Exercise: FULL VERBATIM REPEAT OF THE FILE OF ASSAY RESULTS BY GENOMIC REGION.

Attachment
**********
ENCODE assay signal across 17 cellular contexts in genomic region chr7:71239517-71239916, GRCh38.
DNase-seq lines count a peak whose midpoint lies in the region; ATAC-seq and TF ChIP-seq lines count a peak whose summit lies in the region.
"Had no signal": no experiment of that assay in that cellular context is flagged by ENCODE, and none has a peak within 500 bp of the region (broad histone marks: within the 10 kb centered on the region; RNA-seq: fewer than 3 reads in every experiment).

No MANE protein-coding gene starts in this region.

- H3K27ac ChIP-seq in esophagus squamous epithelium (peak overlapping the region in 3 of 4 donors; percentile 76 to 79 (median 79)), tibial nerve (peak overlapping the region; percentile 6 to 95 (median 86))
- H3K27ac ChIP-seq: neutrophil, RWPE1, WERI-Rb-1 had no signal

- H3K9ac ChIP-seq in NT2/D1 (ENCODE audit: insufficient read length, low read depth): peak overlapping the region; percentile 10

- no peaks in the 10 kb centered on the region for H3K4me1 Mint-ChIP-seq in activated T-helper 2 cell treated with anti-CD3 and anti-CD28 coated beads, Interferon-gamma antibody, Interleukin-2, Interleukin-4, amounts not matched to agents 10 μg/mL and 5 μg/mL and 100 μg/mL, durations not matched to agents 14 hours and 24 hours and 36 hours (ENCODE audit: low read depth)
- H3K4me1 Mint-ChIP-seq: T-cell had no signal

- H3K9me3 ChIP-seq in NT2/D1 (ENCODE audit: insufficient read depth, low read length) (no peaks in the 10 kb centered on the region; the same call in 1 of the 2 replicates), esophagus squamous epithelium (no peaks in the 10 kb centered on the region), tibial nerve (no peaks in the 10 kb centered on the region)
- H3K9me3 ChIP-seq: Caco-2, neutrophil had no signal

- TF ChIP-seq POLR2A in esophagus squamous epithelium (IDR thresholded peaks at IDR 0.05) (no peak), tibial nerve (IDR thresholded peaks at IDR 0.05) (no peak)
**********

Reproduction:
ENCODE assay signal across 17 cellular contexts in genomic region chr7:71239517-71239916, GRCh38.
DNase-seq lines count a peak whose midpoint lies in the region; ATAC-seq and TF ChIP-seq lines count a peak whose summit lies in the region.
"Had no signal": no experiment of that assay in that cellular context is flagged by ENCODE, and none has a peak within 500 bp of the region (broad histone marks: within the 10 kb centered on the region; RNA-seq: fewer than 3 reads in every experiment).

No MANE protein-coding gene starts in this region.

- H3K27ac ChIP-seq in esophagus squamous epithelium (peak overlapping the region in 3 of 4 donors; percentile 76 to 79 (median 79)), tibial nerve (peak overlapping the region; percentile 6 to 95 (median 86))
- H3K27ac ChIP-seq: neutrophil, RWPE1, WERI-Rb-1 had no signal

- H3K9ac ChIP-seq in NT2/D1 (ENCODE audit: insufficient read length, low read depth): peak overlapping the region; percentile 10

- no peaks in the 10 kb centered on the region for H3K4me1 Mint-ChIP-seq in activated T-helper 2 cell treated with anti-CD3 and anti-CD28 coated beads, Interferon-gamma antibody, Interleukin-2, Interleukin-4, amounts not matched to agents 10 μg/mL and 5 μg/mL and 100 μg/mL, durations not matched to agents 14 hours and 24 hours and 36 hours (ENCODE audit: low read depth)
- H3K4me1 Mint-ChIP-seq: T-cell had no signal

- H3K9me3 ChIP-seq in NT2/D1 (ENCODE audit: insufficient read depth, low read length) (no peaks in the 10 kb centered on the region; the same call in 1 of the 2 replicates), esophagus squamous epithelium (no peaks in the 10 kb centered on the region), tibial nerve (no peaks in the 10 kb centered on the region)
- H3K9me3 ChIP-seq: Caco-2, neutrophil had no signal

- TF ChIP-seq POLR2A in esophagus squamous epithelium (IDR thresholded peaks at IDR 0.05) (no peak), tibial nerve (IDR thresholded peaks at IDR 0.05) (no peak)